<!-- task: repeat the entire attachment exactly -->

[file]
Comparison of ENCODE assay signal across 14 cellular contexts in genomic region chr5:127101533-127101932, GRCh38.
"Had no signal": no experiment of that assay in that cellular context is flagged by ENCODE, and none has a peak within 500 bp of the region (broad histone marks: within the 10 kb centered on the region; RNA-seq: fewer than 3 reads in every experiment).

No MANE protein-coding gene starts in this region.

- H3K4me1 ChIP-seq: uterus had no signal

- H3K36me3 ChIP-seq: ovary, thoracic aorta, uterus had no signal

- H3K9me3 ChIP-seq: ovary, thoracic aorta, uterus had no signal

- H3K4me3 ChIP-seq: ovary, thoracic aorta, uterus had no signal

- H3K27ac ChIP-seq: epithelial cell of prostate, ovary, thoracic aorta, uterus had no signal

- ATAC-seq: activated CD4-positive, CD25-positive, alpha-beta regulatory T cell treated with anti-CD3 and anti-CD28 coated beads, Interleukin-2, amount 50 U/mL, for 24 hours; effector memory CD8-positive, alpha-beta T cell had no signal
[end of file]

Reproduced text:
Comparison of ENCODE assay signal across 14 cellular contexts in genomic region chr5:127101533-127101932, GRCh38.
"Had no signal": no experiment of that assay in that cellular context is flagged by ENCODE, and none has a peak within 500 bp of the region (broad histone marks: within the 10 kb centered on the region; RNA-seq: fewer than 3 reads in every experiment).

No MANE protein-coding gene starts in this region.

- H3K4me1 ChIP-seq: uterus had no signal

- H3K36me3 ChIP-seq: ovary, thoracic aorta, uterus had no signal

- H3K9me3 ChIP-seq: ovary, thoracic aorta, uterus had no signal

- H3K4me3 ChIP-seq: ovary, thoracic aorta, uterus had no signal

- H3K27ac ChIP-seq: epithelial cell of prostate, ovary, thoracic aorta, uterus had no signal

- ATAC-seq: activated CD4-positive, CD25-positive, alpha-beta regulatory T cell treated with anti-CD3 and anti-CD28 coated beads, Interleukin-2, amount 50 U/mL, for 24 hours; effector memory CD8-positive, alpha-beta T cell had no signal